Friday, February 4, 2011

Improving the Foster Care System - Part XII

In my ongoing series on improving the foster care system, I've written about confidentiality before.  In Improving the Foster Care System - Part IV,  I suggested that eliminating the barrier of confidentiality between social workers and foster parents would help both the families and the children involved because foster parents wouldn't be left in the dark about some of the challenges their foster children face.

This week's post also advocates eliminating confidentiality.  A recent paper published by Georgetown University law professor Matthew I. Fraidin makes a strong case that the confidentiality restrictions placed on the foster care system mask a growing body of research discussing the ineffectiveness of child welfare interventions.  Furthermore, the cover of privacy also stifles public debate about these important issues.

Professor Fraidin's paper discusses the following:
In most states, child welfare hearings and records are sealed or confidential. This means that by law, court hearings and records may not be observed. The same laws and court rules also preclude those who are authorized to enter and watch from discussing anything learned or observed in a closed courtroom or from a sealed court record with anyone not involved in the case. It is the restriction on speech—on telling stories about child welfare—with which this Article is concerned.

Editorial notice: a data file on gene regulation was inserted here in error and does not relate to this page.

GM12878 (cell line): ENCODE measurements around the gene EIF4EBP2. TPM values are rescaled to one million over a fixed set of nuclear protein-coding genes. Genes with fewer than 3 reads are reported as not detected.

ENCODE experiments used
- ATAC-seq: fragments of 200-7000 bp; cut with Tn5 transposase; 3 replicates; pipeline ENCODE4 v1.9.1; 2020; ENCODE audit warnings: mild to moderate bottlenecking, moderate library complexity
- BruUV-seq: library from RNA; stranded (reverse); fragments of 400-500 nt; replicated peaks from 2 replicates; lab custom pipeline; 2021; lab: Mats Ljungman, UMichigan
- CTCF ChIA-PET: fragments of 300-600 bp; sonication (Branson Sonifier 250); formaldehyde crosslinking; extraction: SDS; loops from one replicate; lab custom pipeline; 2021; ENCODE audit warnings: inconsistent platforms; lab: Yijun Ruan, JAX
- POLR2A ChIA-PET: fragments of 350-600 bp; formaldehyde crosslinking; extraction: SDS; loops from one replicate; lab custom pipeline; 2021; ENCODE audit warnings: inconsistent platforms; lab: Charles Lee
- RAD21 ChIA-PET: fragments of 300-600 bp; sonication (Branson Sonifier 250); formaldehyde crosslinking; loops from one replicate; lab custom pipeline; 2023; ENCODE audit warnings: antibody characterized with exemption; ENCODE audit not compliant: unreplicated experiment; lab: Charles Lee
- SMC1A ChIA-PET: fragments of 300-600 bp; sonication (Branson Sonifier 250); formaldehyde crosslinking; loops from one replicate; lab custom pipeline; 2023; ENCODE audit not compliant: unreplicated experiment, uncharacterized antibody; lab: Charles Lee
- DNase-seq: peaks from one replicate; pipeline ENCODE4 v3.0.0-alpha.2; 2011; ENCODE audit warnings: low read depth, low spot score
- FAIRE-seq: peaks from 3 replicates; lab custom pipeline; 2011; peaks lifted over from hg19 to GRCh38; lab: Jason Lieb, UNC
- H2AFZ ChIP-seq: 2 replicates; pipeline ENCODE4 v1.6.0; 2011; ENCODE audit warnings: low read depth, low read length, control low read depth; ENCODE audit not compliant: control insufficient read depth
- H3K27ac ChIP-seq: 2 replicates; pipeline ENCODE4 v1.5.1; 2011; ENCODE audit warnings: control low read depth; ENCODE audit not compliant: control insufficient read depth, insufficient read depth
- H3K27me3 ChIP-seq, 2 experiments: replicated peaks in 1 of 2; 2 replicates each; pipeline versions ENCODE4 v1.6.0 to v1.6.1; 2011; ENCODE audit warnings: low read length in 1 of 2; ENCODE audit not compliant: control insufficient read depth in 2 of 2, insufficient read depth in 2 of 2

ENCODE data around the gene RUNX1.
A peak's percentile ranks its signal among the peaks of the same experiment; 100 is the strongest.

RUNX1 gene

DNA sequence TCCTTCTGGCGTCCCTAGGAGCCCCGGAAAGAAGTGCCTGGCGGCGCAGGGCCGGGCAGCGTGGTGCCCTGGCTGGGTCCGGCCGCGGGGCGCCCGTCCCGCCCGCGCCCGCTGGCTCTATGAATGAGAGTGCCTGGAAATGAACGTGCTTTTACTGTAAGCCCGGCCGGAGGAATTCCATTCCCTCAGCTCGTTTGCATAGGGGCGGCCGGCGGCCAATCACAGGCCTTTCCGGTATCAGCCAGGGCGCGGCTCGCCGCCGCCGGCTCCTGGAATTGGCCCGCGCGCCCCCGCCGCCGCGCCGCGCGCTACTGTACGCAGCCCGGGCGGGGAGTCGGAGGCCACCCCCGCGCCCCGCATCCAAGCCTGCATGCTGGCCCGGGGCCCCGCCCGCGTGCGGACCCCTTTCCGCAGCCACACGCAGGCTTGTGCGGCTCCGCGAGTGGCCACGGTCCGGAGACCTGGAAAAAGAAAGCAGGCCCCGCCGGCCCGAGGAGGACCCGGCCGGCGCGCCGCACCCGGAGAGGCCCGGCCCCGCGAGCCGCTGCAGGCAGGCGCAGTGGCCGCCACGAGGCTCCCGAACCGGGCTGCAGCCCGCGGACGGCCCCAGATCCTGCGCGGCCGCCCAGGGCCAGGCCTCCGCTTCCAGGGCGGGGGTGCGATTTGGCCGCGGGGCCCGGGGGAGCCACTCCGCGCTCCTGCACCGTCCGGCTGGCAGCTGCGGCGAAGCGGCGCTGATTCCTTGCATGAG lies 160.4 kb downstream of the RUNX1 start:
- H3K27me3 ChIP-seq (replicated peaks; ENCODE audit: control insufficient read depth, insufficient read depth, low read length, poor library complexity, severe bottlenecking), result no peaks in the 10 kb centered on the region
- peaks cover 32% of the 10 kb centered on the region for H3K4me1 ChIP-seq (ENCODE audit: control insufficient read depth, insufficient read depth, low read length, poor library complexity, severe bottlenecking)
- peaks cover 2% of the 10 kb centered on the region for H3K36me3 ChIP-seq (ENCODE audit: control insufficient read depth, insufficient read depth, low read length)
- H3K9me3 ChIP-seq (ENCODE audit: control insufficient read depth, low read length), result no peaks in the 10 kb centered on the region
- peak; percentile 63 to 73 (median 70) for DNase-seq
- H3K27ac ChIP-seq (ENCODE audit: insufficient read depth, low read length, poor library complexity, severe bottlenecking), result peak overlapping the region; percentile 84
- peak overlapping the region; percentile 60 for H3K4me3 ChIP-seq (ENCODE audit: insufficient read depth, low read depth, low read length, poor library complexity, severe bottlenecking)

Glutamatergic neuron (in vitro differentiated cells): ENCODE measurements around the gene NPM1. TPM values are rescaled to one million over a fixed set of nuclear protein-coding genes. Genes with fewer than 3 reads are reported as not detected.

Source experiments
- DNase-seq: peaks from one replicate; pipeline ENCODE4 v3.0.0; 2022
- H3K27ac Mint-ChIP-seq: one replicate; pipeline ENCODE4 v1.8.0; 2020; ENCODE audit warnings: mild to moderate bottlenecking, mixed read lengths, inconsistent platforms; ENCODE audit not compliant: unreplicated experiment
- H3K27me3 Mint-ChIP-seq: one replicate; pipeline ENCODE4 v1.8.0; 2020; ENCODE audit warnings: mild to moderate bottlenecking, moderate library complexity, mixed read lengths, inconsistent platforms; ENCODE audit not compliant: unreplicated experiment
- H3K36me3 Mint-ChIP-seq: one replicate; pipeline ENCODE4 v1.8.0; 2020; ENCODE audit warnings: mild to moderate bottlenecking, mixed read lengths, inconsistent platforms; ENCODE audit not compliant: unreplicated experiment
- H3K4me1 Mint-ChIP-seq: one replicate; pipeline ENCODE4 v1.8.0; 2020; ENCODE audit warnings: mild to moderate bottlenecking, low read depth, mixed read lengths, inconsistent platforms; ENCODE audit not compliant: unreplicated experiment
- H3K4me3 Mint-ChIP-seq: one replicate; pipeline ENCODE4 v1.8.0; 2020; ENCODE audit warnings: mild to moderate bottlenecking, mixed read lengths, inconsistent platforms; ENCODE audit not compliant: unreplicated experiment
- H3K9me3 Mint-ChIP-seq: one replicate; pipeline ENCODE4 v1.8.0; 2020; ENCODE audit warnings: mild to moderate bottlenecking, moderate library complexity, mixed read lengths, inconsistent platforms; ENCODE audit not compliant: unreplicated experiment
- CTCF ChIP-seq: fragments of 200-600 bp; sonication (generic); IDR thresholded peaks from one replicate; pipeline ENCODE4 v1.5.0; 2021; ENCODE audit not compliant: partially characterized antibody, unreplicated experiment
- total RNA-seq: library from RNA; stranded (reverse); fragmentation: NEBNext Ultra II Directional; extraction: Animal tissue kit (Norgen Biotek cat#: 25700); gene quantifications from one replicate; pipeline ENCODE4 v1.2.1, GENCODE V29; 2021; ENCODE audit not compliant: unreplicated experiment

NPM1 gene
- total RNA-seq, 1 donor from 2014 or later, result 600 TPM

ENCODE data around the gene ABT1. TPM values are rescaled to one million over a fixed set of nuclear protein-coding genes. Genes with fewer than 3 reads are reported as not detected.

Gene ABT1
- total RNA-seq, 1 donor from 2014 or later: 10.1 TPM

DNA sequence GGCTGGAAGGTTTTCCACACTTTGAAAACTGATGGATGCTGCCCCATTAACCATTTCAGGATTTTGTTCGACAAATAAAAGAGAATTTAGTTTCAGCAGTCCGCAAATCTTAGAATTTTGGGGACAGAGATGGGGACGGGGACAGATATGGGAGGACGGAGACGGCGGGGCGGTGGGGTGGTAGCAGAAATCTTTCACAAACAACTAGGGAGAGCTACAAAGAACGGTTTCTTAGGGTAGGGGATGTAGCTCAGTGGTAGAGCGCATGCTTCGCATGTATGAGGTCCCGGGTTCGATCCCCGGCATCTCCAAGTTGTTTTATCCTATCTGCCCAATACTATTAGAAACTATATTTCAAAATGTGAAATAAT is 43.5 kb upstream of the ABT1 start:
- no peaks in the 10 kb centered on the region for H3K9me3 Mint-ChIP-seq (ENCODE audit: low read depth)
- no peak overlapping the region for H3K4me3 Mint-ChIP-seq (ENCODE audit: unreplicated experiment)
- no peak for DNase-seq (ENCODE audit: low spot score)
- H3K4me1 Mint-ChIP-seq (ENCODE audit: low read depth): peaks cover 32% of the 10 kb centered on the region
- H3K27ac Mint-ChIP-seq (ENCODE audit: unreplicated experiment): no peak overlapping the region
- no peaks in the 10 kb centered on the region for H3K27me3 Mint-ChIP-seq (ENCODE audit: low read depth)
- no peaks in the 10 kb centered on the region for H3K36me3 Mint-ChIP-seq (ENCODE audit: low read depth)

The master narrative of child welfare depicts foster care as a haven for child-victims savagely brutalized by “deviant,” “monstrous” parents. Notwithstanding this shared public understanding, however, most children in foster care have experienced, or are alleged to have experienced, neglect—deprivation of food, clothing, shelter, education, or another necessity of life—not physical abuse. There is also a growing understanding that some children in foster care ought not to be there at all. In addition, research and experience indicate that many maltreated children would be better off if simply left at home—with those responsible for the maltreatment—rather than placed in foster care.

This Article argues that confidentiality laws perpetuate the inaccurate master narrative, and preclude other stories from informing or influencing that narrative. Stated simply, laws prohibiting the discussion of child welfare cases silence a vast number of stories. By their terms, these laws define the stories that may not be told, and the putative storytellers who may not speak, while designating as acceptable other stories and other voices. The unchallenged dominance of the inaccurate, law-sanctioned narrative affects even those involved in child welfare as a profession, and by affecting their worldview, diminishes the quality of care provided to children. The laws that require silence outside the courtroom permit the acceptance of pervasive dysfunction in child welfare, and affect the administration of justice inside the courtroom.